Oil Drops on Economy Risk; BofA’s Blanch Sees Demand Destruction
Oil dropped for the first day in three in New York after President Barack Obama said failure to raise the U.S. debt ceiling may unravel global finances and threaten growth in the world’s biggest crude consumer.
Futures slipped as much as 1.3 percent after Obama said the U.S. “could have a worse recession than we’ve already had,” according to a segment taped for CBS’s “Face the Nation” program. Prices also slid on concern Greece’s debt crisis may worsen, threatening Europe’s economic growth. Oil may drop in the second half of the year amid signs prices are causing demand to slow, said Francisco Blanch, head of Global Commodity Research, Bank of America Merrill Lynch.
“At the moment, anything seen to adversely impact growth in the U.S. gets factored into oil prices,” said Ben Westmore, a minerals and energy economist at National Australia Bank Ltd. in Melbourne, who predicted crude in New York will average $113 a barrel in the third quarter.
Crude for June delivery slid as much as $1.30 to $98.35 a barrel in electronic trading on the New York Mercantile Exchange and was at $98.79 at 1:06 p.m. Sydney time. The contract gained 2.5 percent last week, the biggest weekly gain since the period ending April 8. Prices are 41 percent higher the past year.
Brent oil for June settlement lost 44 cents, or 0.4 percent, to $113.39 a barrel on the London-based ICE Futures Europe exchange. The contract advanced 4.3 percent last week.
The U.S. administration will begin stimulating domestic crude production to blunt rising gasoline prices with measures including encouraging drilling in Alaska and giving oil companies more time to comply with safety regulations, Obama said in his weekly address.
Gasoline prices outpaced crude, dropping 0.6 percent in New York, as flooding from the Mississippi River threatened the second-largest U.S. oil refinery. Futures for June delivery lost 1.7 cents to $3.0572 a gallon today.
Louisiana opened four of the 25 gates at the Morganza floodway, allowing the Mississippi River to pour into the Atchafalaya River basin. Inside the threatened area are 2,264 oil or natural gas wells that each day produce 19,278 barrels of crude, about 10 percent of Louisiana’s onshore total, and 252.6 million cubic feet of gas, according to the state.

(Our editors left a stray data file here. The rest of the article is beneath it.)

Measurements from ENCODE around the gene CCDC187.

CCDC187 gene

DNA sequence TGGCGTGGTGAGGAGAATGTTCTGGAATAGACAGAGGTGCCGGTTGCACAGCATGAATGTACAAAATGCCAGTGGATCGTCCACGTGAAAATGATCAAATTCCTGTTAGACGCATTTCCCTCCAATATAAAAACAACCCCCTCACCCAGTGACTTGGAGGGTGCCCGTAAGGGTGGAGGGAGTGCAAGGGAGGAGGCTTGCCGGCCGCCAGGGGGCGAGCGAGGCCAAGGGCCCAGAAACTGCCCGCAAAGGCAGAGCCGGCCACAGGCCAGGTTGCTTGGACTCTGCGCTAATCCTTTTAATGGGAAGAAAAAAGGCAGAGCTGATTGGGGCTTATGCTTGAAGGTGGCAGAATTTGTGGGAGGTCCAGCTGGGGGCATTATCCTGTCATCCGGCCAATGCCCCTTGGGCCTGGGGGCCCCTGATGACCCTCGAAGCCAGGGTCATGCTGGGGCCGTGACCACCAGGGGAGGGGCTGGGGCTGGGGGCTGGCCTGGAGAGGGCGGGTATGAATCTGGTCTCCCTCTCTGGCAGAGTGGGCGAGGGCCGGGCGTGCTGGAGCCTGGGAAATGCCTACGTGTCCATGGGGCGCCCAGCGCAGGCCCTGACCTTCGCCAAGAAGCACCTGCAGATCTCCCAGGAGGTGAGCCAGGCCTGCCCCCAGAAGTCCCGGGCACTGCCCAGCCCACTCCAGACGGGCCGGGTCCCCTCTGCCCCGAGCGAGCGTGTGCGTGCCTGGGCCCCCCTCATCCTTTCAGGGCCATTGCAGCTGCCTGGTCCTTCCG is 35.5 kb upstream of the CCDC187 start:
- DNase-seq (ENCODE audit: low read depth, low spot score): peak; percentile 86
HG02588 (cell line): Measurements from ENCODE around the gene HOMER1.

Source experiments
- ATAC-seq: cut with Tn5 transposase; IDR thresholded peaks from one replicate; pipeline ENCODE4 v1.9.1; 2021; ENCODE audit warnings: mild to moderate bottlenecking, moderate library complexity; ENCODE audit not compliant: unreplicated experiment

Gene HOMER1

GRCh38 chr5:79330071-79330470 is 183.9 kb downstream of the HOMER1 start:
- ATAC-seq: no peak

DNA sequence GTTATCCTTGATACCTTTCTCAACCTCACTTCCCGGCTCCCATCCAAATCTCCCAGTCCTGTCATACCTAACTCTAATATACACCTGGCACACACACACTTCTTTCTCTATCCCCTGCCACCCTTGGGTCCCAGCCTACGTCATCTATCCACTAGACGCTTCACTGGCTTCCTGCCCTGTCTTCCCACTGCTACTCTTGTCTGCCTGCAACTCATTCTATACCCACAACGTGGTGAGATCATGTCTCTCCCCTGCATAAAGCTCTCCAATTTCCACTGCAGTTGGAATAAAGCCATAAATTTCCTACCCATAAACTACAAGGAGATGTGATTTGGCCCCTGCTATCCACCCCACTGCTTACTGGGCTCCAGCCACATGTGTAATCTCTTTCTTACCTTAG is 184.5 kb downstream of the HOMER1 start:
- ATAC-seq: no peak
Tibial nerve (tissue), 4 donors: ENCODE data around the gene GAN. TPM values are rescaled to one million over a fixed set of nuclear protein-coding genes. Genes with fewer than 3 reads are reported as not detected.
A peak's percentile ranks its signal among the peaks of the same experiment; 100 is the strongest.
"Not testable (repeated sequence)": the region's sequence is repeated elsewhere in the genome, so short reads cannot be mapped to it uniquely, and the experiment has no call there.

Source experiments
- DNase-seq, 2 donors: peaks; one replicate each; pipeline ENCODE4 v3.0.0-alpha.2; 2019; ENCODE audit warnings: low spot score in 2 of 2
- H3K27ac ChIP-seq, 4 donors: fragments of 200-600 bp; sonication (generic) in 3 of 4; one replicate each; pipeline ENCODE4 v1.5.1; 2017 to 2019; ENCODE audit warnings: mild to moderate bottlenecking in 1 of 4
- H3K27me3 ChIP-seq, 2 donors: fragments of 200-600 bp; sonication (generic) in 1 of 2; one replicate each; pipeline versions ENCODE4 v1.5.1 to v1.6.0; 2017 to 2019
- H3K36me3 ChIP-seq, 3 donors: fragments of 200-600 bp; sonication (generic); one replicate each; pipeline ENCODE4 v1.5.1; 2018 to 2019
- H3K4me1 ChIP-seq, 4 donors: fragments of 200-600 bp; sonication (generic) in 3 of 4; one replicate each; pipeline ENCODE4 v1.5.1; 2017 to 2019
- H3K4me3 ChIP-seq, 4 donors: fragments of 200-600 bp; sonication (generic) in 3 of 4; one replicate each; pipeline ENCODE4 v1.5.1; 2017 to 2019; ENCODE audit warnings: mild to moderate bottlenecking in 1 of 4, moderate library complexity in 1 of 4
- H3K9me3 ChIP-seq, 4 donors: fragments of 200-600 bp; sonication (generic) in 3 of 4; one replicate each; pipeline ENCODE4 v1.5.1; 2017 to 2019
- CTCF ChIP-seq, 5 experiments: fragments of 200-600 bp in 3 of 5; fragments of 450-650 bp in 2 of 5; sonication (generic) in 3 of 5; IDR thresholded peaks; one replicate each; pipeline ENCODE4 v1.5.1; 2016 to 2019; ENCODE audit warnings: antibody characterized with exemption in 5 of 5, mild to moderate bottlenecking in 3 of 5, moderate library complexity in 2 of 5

The Mississippi was threatening to reach to a flow rate of 1.62 million cubic feet per second unless water was diverted, putting in peril the levees at Baton Rouge, home to an estimated 229,000 people and industrial areas that include an Exxon Mobil Corp. refinery, the company’s second largest U.S. facility.
Alon USA Energy Inc.’s refinery in Krotz Springs is in a zone under a mandatory evacuation order, St. Landry’s Parish spokeswoman Francine Sias said. Alon spokesman Blake Lewis said the parish had granted the company an extension. A temporary levee is being constructed by employees to protect the 83,000- barrel-a-day refinery and 243 nearby homes.
Oil prices will head lower in the July-to-December period amid signs of demand destruction, Blanch said at a media briefing in Hong Kong today. Brent may trade at an average $122 a barrel in the second quarter and $94 in the fourth, he said.
The European benchmark has climbed 20 percent this year as unrest in the Middle East and North Africa toppled leaders in Tunisia and Egypt and spread to Libya, Algeria, Bahrain, Iran, Syria, Oman and Yemen.
Brent traded at a premium of $14.59 a barrel to U.S. futures, compared with $14.18 on May 13. The difference between front-month contracts in London and New York surged to a record $19.54 on Feb. 21. The spread averaged 76 cents last year.
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